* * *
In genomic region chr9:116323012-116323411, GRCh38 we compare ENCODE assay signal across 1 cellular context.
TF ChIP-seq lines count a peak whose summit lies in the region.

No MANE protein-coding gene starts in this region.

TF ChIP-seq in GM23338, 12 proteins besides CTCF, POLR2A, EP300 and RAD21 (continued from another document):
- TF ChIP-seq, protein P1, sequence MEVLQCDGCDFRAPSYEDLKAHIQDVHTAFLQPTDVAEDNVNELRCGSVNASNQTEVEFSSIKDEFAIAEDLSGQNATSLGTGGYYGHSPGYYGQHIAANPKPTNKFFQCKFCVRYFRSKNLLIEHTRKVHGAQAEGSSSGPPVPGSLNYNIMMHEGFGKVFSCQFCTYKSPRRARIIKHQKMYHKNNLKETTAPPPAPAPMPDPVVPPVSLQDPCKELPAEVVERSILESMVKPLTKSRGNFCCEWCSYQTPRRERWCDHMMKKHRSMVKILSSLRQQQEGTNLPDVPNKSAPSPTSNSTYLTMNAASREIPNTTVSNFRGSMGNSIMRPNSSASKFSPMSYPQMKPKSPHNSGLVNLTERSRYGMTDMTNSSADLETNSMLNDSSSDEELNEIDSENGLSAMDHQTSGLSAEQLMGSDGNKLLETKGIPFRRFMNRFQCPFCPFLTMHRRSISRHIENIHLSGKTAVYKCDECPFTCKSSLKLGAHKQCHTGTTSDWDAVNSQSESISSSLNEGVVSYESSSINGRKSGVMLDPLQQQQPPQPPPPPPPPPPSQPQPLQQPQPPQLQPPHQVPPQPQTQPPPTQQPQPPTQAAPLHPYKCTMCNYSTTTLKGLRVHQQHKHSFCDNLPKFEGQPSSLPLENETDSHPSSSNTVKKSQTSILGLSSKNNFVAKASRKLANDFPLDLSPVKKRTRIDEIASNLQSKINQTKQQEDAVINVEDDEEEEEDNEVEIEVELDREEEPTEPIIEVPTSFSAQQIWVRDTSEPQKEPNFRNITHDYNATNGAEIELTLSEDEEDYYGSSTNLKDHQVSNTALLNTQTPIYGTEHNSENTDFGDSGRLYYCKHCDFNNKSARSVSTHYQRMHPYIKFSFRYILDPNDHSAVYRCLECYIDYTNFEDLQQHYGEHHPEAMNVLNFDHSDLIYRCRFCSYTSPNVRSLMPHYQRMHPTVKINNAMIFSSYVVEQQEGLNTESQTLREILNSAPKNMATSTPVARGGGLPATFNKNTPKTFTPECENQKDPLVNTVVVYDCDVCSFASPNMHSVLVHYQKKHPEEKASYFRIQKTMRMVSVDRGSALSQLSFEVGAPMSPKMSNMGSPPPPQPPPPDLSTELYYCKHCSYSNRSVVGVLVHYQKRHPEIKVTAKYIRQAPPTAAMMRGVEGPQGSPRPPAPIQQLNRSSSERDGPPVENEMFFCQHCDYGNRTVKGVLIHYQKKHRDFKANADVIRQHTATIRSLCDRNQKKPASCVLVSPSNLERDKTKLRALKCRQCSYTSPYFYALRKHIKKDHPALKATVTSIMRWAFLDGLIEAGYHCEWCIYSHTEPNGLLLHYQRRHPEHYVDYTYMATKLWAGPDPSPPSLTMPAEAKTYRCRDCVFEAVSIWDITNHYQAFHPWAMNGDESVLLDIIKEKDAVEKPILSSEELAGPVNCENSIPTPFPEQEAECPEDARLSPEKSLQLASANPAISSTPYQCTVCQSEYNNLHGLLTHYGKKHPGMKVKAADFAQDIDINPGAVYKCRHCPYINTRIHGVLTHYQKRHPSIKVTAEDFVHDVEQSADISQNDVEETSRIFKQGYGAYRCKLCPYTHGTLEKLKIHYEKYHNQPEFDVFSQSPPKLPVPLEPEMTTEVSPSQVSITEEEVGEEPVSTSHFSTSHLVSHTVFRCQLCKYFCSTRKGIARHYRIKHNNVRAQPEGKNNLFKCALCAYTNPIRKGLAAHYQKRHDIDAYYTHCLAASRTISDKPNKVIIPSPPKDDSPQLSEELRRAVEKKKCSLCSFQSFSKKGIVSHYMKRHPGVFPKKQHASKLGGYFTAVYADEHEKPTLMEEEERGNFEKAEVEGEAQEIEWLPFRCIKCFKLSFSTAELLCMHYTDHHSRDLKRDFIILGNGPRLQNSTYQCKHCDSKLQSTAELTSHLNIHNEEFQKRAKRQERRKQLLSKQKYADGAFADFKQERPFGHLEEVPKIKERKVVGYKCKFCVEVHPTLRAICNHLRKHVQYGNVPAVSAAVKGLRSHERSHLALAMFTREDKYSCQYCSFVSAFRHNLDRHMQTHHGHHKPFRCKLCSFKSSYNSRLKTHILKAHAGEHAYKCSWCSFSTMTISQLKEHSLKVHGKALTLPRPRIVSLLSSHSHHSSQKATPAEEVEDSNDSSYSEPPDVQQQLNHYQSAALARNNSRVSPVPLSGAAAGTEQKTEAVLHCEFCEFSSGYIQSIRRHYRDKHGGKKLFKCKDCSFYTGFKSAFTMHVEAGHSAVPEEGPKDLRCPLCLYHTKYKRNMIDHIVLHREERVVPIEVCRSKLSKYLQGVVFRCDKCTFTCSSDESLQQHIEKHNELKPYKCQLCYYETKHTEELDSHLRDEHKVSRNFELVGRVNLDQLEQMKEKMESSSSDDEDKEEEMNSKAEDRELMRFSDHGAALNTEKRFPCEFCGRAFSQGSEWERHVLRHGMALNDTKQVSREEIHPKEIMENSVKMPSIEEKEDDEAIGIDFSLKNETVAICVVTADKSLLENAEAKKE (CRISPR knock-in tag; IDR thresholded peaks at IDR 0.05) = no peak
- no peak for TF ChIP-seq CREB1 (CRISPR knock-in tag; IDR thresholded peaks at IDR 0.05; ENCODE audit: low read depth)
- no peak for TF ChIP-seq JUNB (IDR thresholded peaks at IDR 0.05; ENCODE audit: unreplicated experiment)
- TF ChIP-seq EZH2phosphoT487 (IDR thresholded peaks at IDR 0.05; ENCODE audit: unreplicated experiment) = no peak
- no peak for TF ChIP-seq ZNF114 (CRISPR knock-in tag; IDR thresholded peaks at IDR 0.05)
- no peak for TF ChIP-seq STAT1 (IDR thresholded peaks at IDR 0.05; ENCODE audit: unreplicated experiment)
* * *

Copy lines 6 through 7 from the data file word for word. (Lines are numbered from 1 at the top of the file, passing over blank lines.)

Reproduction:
- no peak for TF ChIP-seq CREB1 (CRISPR knock-in tag; IDR thresholded peaks at IDR 0.05; ENCODE audit: low read depth)
- no peak for TF ChIP-seq JUNB (IDR thresholded peaks at IDR 0.05; ENCODE audit: unreplicated experiment)